Snowmobiling in Tromsø: Spots and Routes

Tromsø itself, being a proper metropolitan city, cannot accommodate snowmobiling as an activity. However, the region of Tromsø (outside the city) has plenty of options, for one to enjoy this wild sport. In order to meet ideal snowmobiling conditions, you’d have to venture about an hour or so outside the city limits. Snowmobile instructors guide you through this exhilarating experience, right from picking you up, training you, up until dropping you back to the city.

Pickup and drop point

The starting point of the activity itself is remote, making it difficult to access for tourists and locals too. The instructors have you covered in this case. Almost all of the pickup points are located in the city center of Tromsø, next to the harbor located in the South-East part of Tromsø. The Scandic Ishavshotel, The Magic Ice Bar, and Samuel Arnesens Gate 9 are the most popular pickup points in Tromsø.

Having said that, your pickup point might change according to your instructor, so make sure you have a word with them before planning your day. All of the spots mentioned above are located on the South-East coast of the city and are easy to find on Google Maps.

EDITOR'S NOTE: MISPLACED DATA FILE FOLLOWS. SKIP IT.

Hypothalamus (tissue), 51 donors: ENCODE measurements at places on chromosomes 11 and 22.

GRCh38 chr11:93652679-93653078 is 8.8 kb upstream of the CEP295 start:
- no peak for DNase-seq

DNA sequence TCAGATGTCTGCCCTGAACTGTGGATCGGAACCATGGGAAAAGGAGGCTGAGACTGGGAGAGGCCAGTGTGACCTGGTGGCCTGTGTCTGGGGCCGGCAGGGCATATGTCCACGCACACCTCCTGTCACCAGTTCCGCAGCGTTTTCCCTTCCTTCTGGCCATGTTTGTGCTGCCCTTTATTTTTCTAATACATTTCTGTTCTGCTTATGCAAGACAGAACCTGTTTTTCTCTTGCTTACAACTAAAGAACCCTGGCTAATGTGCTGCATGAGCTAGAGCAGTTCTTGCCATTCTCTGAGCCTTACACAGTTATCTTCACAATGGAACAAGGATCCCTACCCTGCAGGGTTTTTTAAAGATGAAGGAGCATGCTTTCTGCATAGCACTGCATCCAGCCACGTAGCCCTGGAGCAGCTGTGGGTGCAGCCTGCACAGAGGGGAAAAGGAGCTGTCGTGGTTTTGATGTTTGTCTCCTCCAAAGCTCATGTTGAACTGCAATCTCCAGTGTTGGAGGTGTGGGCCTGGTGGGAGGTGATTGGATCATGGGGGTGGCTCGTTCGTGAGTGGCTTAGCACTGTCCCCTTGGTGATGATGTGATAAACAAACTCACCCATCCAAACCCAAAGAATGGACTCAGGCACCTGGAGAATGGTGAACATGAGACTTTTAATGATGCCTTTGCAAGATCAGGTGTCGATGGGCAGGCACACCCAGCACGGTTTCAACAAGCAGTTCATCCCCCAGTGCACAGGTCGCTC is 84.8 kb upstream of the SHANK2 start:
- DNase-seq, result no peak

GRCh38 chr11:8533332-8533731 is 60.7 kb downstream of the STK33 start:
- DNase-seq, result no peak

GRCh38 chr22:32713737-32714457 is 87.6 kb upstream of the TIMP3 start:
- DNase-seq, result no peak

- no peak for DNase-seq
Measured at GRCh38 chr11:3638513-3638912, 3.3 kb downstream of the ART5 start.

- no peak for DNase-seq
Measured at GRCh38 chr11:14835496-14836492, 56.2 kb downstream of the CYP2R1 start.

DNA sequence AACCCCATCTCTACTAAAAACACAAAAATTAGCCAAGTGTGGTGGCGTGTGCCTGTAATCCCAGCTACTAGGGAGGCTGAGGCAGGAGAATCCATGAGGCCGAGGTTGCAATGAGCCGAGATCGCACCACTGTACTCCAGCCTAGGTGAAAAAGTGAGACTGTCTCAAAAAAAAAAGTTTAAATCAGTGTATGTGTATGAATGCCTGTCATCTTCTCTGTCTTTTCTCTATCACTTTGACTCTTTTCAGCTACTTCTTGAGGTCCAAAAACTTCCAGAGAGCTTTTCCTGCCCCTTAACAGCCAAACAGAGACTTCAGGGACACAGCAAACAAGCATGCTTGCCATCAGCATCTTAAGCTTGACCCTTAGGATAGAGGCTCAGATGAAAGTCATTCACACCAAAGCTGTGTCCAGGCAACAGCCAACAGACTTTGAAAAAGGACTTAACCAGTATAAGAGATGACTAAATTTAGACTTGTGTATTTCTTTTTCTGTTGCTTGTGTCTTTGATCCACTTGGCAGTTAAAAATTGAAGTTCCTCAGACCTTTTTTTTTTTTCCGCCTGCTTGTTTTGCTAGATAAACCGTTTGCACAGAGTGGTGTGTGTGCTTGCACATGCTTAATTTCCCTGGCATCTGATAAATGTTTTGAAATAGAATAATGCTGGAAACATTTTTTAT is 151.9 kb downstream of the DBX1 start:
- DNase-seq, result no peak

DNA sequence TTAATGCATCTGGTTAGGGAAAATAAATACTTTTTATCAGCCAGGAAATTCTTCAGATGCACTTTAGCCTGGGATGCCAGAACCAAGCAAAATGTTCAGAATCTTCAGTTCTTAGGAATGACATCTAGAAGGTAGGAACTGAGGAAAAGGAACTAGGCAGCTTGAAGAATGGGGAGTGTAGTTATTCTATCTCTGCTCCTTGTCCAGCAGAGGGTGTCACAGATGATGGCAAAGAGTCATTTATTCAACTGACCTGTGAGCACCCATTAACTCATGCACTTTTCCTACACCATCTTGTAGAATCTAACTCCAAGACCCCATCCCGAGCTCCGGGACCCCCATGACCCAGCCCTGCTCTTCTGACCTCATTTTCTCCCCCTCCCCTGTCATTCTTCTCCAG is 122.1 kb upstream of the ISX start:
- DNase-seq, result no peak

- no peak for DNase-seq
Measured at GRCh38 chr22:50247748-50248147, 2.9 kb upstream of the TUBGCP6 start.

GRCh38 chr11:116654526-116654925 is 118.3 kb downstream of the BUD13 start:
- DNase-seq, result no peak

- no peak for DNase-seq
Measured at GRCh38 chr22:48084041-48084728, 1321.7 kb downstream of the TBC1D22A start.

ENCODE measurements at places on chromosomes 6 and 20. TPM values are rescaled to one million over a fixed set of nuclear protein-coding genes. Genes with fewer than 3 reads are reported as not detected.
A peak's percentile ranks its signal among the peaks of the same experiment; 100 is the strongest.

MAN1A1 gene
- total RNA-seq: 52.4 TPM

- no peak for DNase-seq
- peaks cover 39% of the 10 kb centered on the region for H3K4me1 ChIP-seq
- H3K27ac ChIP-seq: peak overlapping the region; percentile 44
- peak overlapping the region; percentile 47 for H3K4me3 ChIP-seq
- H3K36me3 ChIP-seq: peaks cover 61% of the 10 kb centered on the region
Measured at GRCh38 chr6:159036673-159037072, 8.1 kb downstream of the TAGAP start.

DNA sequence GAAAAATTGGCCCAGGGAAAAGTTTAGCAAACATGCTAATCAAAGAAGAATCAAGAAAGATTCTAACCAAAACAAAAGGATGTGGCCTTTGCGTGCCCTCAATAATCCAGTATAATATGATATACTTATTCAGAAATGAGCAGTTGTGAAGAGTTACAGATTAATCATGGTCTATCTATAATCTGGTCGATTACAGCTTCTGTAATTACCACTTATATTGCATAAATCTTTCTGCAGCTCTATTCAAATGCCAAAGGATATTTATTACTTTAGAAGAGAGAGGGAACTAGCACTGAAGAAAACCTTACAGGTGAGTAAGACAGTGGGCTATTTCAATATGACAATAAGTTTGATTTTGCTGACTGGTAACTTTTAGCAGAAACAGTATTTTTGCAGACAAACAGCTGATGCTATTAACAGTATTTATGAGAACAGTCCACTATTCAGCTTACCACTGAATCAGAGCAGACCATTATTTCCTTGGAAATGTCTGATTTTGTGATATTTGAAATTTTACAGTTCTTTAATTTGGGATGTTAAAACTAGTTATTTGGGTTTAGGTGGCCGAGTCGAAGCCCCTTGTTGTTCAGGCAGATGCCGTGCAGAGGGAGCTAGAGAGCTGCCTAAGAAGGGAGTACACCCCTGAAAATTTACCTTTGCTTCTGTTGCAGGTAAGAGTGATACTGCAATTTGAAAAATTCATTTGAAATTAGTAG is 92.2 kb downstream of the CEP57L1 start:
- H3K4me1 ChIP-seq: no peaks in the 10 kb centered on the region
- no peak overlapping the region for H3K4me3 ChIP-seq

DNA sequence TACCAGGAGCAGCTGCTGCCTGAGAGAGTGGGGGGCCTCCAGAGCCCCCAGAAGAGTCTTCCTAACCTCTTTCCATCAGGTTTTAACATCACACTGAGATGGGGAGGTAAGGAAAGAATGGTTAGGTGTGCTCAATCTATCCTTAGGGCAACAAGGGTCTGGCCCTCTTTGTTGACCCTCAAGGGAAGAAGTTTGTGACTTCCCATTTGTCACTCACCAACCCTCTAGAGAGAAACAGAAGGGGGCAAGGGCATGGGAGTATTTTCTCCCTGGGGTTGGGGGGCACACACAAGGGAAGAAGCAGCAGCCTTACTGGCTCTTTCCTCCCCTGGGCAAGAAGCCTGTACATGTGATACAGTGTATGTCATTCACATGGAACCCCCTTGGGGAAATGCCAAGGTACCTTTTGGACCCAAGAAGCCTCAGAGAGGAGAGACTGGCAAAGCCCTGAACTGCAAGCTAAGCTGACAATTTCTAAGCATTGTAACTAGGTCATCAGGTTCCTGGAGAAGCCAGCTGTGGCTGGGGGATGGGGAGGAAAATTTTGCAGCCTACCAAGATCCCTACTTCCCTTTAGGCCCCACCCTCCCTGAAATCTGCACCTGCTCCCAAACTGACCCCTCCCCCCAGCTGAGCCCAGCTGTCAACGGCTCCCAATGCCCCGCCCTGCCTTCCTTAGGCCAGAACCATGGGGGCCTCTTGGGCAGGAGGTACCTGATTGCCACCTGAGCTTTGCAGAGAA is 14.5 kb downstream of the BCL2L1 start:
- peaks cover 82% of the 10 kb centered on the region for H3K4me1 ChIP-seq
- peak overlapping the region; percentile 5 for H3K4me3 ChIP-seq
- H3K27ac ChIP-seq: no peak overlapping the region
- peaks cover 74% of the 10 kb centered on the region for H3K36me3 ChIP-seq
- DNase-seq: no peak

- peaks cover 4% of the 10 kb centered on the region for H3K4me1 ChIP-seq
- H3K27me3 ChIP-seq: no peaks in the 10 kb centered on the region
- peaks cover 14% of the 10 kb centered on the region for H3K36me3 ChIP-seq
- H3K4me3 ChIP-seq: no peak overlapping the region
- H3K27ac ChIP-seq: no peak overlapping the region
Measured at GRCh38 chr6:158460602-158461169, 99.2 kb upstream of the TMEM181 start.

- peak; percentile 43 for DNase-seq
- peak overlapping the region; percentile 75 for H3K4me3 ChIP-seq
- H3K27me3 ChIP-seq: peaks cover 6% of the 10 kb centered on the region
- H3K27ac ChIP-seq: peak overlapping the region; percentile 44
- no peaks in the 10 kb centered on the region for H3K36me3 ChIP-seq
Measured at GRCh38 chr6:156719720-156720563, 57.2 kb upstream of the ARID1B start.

Starting point or Campsite

As mentioned earlier, the starting point for snowmobiling in Tromsø is actually outside the city. So, once you board your vehicle at the pickup point, you journey away from the hustle and bustle of the city streets into the tranquil Arctic wilderness.

Camp Tamok

Approximately 1.5 hours South on Highway E8, will take you to Camp Tamok, which is a popular campsite for dog sledding as well as snowmobiling. Characterised by vast open snow clad plains, snowmobiling in Camp Tamok also gives you the chance to encounter mountains and valleys such as Tamokfjellet, Vasssedalen, and Finndalen.

 

 

Snowmobiling in Camp Tamok
Snowmobiling in Camp Tamok

There is a special trail that begins in Tamokdalen and leads you to the ice domes of the Tamok Valley, on snowmobiles. Set among high mountains in the beautiful Tamok Valley, Tromsø Ice Domes is built every year as the Polar Night approaches.